A UB Philosopher’s Book is a featured selection from an online symposium, currently underway, hosted by Syndicate. The book is “Social Contract Theory for a Diverse World: Beyond Tolerance” by Ryan Muldoon, Associate Professor of Philosophy, College of Arts and Sciences.
“Syndicate” is a space for discussion on subjects relating to the human sciences. The organizers of the site encourage scientific research and collaboration while opening a window on this exchange to anyone interested in following the discussion.
For each symposium, a participant from a panel of four members criticizes the selection of the month each week. The author then provides an answer. A back-and-forth discussion takes place among scholars while the public can comment and share their opinions in a separate readers section. Once the four-week cycle is complete, Syndicate will archive the exchange as part of a list of open-access titles on its website.
“I was delighted to hear that my book had been chosen,” says Muldoon, an expert in social and political philosophy. “It is an exciting opportunity to explore the topics presented in the book and to receive feedback from other researchers that could guide my next steps in this line of research.”
Muldoon’s book is a work of political philosophy that offers an interesting departure from conventional thinking about social contracts, theories that center concepts of morality and justice in ways generally accepted by members of a society.
“Although the crux of social contract theory has always been how we should reconcile our competing political interests,” writes Muldoon, “I have argued that since [John] Locke, the implicit assumption was that the depth of political disagreement was not so great.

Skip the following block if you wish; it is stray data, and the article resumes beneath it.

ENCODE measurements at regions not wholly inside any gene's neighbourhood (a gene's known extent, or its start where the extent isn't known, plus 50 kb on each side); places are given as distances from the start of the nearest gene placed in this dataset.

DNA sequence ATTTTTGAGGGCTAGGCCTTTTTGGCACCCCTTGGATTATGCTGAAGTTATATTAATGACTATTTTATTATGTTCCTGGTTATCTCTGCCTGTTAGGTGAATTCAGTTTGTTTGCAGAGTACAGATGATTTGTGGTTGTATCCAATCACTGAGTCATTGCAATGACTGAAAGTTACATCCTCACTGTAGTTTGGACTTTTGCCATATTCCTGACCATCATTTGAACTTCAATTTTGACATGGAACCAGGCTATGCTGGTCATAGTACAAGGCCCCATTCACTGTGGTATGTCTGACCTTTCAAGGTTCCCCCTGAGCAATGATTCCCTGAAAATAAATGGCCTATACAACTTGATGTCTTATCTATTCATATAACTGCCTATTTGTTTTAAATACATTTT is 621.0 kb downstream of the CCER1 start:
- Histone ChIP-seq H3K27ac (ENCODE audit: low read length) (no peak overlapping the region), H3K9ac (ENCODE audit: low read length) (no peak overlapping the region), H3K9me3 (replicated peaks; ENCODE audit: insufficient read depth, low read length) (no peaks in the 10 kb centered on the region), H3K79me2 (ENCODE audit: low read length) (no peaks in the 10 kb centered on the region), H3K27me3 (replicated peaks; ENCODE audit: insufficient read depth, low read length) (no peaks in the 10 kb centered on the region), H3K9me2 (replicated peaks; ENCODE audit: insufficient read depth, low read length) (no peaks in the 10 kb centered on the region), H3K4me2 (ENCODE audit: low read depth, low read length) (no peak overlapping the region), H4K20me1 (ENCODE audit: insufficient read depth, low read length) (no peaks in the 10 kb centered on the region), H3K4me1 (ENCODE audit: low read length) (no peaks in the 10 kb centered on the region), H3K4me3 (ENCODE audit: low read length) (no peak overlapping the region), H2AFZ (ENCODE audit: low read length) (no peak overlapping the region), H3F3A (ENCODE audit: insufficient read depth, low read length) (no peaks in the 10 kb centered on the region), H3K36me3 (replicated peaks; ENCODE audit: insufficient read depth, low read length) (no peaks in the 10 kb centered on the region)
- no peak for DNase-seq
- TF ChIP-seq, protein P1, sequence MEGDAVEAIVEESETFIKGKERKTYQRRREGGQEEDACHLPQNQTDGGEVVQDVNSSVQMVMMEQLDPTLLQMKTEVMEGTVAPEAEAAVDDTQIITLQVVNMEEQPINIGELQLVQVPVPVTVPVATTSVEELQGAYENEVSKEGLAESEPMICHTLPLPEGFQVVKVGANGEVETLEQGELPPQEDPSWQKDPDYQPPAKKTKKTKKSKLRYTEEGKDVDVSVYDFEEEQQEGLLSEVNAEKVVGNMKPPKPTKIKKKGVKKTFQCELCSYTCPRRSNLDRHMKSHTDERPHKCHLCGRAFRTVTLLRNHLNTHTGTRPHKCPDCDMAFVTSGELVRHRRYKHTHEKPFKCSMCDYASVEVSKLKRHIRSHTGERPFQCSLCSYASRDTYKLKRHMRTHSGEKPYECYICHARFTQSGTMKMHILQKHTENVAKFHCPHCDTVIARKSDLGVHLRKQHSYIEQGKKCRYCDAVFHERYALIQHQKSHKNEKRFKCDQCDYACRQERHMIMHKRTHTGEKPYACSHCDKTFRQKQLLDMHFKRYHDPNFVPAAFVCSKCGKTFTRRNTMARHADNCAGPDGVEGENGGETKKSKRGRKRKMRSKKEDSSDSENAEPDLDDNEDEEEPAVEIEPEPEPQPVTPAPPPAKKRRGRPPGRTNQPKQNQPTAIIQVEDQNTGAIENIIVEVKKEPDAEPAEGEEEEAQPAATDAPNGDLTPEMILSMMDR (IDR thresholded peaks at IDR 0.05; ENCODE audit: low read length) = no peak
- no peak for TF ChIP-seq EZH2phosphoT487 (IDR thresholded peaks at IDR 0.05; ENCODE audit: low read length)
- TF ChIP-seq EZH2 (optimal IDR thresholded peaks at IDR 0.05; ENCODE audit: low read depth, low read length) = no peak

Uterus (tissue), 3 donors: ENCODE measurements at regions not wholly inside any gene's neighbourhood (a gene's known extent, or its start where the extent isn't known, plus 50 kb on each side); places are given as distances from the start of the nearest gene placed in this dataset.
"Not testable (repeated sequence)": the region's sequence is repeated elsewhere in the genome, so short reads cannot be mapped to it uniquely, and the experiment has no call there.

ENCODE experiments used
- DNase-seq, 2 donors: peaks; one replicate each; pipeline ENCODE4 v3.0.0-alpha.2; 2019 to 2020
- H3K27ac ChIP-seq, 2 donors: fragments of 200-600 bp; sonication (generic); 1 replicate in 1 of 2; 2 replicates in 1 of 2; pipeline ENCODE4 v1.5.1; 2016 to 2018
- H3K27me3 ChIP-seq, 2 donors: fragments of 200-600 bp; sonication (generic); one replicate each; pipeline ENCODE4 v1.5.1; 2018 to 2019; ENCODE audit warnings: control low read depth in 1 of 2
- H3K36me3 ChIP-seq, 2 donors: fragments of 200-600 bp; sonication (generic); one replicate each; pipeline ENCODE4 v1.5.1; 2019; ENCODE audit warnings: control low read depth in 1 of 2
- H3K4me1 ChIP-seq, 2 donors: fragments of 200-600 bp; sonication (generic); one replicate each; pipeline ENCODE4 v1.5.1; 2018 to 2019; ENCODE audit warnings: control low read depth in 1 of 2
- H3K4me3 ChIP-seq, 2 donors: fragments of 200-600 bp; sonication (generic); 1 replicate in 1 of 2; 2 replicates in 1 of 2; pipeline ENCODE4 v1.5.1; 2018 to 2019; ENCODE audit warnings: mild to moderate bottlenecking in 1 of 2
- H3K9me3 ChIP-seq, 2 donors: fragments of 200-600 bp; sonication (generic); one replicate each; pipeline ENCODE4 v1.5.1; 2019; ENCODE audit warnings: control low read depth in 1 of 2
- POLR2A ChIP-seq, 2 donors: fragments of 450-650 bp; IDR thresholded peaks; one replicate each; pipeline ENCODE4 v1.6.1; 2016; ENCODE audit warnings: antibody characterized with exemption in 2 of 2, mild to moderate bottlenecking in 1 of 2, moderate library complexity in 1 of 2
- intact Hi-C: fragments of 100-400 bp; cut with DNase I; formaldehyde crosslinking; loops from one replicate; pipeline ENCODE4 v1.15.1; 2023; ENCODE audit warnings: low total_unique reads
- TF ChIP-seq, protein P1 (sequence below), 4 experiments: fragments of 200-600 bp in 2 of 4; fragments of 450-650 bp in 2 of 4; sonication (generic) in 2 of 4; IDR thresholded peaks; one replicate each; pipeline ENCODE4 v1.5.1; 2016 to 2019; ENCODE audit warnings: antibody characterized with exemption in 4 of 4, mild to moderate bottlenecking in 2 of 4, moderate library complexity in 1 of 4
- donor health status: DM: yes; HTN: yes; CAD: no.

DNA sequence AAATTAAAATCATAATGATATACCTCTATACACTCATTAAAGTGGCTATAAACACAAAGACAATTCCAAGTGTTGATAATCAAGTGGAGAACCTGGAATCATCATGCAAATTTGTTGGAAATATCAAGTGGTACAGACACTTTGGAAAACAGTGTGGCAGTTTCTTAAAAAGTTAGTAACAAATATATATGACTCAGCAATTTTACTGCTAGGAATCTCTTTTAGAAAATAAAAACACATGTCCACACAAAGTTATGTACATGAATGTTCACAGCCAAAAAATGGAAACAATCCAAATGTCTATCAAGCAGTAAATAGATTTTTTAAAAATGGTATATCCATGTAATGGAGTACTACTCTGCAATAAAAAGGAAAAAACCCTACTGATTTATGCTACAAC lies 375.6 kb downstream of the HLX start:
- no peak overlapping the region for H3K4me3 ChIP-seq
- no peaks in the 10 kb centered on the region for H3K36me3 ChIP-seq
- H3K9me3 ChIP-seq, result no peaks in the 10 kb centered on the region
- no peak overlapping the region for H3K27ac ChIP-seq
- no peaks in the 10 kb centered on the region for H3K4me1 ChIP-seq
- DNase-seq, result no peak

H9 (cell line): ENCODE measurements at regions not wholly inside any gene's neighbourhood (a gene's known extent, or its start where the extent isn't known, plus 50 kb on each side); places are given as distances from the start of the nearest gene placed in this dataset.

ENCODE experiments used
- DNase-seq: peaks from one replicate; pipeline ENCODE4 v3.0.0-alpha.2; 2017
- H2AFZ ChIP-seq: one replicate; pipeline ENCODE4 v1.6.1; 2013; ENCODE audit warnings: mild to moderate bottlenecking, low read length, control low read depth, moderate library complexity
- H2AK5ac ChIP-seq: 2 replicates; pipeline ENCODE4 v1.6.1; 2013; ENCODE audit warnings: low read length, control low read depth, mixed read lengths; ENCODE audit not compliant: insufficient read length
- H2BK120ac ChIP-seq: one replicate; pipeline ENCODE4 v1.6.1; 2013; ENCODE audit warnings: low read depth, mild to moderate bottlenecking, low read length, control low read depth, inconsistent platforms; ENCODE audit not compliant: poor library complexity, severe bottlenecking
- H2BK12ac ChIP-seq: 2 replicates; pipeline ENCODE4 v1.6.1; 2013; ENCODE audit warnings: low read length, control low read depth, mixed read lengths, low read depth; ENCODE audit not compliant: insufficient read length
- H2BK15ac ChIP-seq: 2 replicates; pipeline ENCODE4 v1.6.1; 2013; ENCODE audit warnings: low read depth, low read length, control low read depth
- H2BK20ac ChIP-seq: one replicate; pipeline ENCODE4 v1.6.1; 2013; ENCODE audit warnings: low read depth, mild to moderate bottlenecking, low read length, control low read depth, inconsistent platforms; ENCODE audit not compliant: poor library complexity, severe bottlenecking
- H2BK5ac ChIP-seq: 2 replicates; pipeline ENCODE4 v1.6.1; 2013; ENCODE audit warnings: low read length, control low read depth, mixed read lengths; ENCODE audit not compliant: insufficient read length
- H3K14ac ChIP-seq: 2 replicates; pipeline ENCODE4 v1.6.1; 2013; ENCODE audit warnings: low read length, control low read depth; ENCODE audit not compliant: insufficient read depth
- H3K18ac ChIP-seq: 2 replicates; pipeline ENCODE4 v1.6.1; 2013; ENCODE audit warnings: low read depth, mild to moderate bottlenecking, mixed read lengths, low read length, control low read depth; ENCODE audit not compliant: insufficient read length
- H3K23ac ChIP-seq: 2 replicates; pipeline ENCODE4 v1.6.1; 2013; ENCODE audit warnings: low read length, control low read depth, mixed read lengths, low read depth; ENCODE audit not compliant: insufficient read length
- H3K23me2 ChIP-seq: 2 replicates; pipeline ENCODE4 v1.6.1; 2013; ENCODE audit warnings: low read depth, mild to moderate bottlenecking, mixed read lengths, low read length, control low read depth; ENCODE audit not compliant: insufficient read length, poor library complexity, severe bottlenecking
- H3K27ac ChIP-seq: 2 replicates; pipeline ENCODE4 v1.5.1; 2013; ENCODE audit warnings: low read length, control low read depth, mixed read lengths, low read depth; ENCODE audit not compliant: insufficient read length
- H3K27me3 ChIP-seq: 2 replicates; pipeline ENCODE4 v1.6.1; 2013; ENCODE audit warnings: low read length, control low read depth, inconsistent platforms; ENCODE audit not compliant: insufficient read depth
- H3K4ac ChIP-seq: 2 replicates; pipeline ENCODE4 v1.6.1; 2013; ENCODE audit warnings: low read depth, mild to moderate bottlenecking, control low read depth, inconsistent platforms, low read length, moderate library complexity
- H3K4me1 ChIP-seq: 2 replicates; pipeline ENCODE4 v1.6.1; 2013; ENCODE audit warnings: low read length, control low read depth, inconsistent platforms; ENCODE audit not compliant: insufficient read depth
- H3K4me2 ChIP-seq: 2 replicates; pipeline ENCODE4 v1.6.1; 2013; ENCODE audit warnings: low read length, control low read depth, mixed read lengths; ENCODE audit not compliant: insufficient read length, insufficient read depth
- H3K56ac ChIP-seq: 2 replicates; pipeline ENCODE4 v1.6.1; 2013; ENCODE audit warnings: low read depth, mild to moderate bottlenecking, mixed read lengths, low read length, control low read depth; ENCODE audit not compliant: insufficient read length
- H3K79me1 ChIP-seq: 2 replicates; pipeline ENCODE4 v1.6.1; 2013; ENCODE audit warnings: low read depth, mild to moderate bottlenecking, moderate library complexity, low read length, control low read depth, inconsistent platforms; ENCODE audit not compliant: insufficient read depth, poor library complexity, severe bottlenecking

While social contract theories uphold certain principles and concepts of morality and justice, they are all creations of their time, influenced by specific issues at a particular historical moment. While the thinkers of one era addressed issues relating to ongoing civil wars, those of another era were more interested in matters arising from the succession of kings. More recent social contract theories argue that people have the capacity for impartiality that can lead to rational positions. These unique problems have inspired unique solutions that can be problematic at best and irrelevant at worst when universally applied.
Muldoon’s reorientation of social contract theory is dynamic. He proposes to think of social contracts as a process. Rather than developing a model, it offers a way of thinking that provides the tools to continually improve social contracts.
Nor did historical social contracts address diversity or diverse societies.
“Different people see the world differently, and I talk about it in terms of perspectives,” says Muldoon. “This can be a deep source of disagreement. So I tried to offer a version of social contract theory that accounts for this diversity in a way that makes it a resource. Instead of offering a goal of how the world should be, I have developed a process of constant revision of the social contract as we learn more about ourselves, which takes full advantage of political disagreement as a means of experimentation and social learning.
Muldoon’s book takes a humble stance that doesn’t seek ideal answers, which probably don’t exist.
“Perhaps we can find a better way to incorporate social learning into our understanding of justice,” he says. “In a way, this symposium is a great example of that. People have drawn my attention to a multitude of issues that have gotten me thinking about how this contribution can fit into the framework I’m trying to develop.
“It’s an exciting demonstration of the value that comes from bringing a different perspective to the issue of justice.”